Farmers with irrigation channels

Irrigating Africa: can small-scale farmers lead the way?

by Ian Scoones, Felix Murimbarimba and Jacob Mahenehene We often hear that irrigation in Africa is too limited, and that the key to a “green revolution” on the continent is to expand to levels seen in Asia. But what if there is much more small-scale, informal irrigation in Africa than we thought? Could this be…

farmers in dryland landscape

Five problems with ‘integrated assesment’ models, and what to do about them

What are the most appropriate ways of understanding changes in natural resource change in rural areas, particularly in the context of climate change? How can we make use of data that is patchy and uncertain? How can models help decision-making about future management? These questions are at the heart of three recently published journal articles…

Mana pools, Zimbabwe

NEW PAPER: People, patches and parasites

Just out in Human Ecology is a new paper – People, patches and parasites: the case of trypanosomiasis in Zimbabwe. It’s open access, so do have a look! It presents the results of a project looking at the socio-ecology of disease in Africa – part of the Dynamic Drivers of Disease in Africa Consortium –…

Tsetse fly

To combat neglected tropical diseases, we need more than just drugs and vaccines

Neglected tropical diseases have been in the news this week. A big meeting at the World Health Organisation in Geneva has resulted in big pledges from the UK aid progamme and the Bill and Melinda Gates Foundation to banish the scourge affecting around a billion people worldwide. This is good news, and to be commended….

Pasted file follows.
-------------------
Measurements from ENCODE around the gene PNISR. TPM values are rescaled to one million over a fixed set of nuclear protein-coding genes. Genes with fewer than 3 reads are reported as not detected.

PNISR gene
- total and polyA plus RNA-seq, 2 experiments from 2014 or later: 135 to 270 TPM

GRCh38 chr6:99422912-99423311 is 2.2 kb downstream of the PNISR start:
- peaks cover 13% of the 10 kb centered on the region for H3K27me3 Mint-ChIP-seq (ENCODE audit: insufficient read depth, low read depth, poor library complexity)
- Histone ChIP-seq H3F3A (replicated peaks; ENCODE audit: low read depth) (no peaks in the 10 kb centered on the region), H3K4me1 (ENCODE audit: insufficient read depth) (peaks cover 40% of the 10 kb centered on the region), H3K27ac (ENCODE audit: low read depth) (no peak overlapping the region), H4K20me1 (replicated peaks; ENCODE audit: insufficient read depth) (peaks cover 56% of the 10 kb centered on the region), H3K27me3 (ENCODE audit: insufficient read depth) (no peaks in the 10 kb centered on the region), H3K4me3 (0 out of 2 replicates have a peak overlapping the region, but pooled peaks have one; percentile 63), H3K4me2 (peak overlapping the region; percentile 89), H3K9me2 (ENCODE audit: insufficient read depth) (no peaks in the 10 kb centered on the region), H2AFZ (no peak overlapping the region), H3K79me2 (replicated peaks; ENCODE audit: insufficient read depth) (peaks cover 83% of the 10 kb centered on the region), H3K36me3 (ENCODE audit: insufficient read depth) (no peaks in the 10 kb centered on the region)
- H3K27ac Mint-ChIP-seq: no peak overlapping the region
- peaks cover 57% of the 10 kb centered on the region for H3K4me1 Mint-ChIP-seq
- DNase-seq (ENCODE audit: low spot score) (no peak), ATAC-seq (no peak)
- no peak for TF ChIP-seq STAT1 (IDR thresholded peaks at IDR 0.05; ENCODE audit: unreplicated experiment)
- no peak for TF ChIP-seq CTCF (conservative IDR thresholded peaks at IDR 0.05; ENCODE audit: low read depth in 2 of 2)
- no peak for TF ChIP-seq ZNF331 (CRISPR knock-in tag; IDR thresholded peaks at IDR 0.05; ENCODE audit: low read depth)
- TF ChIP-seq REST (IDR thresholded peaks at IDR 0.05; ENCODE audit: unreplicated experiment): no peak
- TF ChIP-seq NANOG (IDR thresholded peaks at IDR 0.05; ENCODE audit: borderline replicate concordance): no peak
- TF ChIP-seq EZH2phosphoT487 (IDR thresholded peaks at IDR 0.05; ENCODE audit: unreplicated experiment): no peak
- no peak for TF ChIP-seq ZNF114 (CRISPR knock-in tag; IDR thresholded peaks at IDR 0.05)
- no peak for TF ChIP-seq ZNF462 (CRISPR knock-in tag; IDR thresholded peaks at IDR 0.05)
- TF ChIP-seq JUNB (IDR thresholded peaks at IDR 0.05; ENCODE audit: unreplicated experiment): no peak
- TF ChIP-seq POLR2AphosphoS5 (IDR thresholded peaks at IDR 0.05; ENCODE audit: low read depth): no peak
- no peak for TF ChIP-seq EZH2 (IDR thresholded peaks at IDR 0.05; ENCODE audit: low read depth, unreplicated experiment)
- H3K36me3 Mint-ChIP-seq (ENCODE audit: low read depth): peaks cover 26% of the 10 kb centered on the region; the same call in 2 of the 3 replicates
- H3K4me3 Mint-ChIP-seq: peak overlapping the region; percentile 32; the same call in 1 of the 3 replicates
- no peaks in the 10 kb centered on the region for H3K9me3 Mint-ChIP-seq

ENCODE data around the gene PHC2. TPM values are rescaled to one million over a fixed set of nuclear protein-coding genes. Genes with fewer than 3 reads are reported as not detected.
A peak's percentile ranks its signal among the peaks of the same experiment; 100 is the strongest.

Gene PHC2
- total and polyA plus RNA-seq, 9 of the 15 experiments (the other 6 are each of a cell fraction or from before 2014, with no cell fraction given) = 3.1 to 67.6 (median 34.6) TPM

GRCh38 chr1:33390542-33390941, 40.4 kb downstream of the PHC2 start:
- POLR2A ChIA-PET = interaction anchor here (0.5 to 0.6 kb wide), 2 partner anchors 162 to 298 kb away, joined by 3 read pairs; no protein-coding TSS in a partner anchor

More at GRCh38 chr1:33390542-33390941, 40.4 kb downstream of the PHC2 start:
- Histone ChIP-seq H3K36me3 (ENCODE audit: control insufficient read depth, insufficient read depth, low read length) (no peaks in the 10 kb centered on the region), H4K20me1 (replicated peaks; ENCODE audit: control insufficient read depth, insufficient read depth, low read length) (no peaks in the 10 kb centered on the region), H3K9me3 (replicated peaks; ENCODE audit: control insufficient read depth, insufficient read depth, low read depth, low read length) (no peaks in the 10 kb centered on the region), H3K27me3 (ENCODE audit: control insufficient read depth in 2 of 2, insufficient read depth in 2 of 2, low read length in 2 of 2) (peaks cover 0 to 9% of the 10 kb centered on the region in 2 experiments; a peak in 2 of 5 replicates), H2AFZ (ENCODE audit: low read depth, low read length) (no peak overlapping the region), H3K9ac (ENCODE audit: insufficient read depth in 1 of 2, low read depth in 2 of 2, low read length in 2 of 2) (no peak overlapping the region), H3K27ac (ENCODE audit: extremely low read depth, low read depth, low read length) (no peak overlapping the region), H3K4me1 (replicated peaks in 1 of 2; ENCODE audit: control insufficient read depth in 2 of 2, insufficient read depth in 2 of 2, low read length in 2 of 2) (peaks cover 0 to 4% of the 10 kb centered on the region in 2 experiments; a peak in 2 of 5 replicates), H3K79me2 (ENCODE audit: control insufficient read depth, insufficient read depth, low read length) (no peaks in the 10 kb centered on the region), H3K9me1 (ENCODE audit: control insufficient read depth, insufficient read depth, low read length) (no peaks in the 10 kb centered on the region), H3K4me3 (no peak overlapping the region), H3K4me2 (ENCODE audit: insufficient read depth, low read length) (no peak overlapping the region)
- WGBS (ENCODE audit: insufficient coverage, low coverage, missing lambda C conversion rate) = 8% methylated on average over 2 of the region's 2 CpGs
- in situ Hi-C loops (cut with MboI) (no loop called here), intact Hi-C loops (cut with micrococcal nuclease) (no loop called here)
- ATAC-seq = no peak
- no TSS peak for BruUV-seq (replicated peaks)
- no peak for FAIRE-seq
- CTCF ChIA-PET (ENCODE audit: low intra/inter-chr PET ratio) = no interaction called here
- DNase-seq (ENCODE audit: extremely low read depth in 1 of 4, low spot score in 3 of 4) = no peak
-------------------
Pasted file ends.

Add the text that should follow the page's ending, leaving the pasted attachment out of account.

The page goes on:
The sugar rush in southern Africa

In a new post on his Zimbabweland blog, STEPS director Ian Scoones discusses a new special issue looking at sugar in South Africa. “It is a good moment to review the political economy of sugar in southern Africa. This is what a new open access special issue of the Journal of Southern African Studies does….

Why Britain’s decision to leave the EU is bad news for Africa

The fallout from the UK referendum that ended in victory for those wanting the country to exit from the European Union (EU) is still reverberating around the world. But what does it mean for Africa? The decision will fundamentally affect the continent’s relationship with Britain. It will have an impact on trade, aid and diplomacy….

Are China and Brazil transforming African agriculture?

A new Open Access Special Issue in World Development based on our work on the changing role of China and Brazil in Africa’s agriculture is now available (links to individual articles are below, and also via here).

The political economy of small-scale mining in Zimbabwe

There was much discussion about small-scale and artisanal mining at the STEPS Centre’s Resource Politics conference last month. This is where resources and politics come together; perhaps especially so in Zimbabwe. Ever since the enactment of  Zimbabwe’s Mines and Minerals Act, which gives the state rights over mineral resources wherever they are found, mining has been controversial. In the colonial period,…

Cecil the Lion and Zimbabwe’s conservation carve-up

The huge uproar generated by the shooting of Cecil the lion provides a fascinating lens into Zimbabwe’s new elite land politics and the relationship between humans and “wild” nature. The country’s extensive game ranches and conservancies were mostly subject to land reform in the early 2000s. Many of the former owners were evicted, along with…

STEPS Director Ian Scoones wins ESRC Impact Award

STEPS Director Ian Scoones was a winner of the Outstanding International Impact Award at the ESRC’s 50th anniversary Celebrating Impact Award ceremony, for his work on rural livelihoods in Zimbabwe. ESRC Blog: Building impact over time: experiences from Zimbabwe by Ian Scoones The awards recognise and reward the successes of ESRC-funded researchers who are achieving…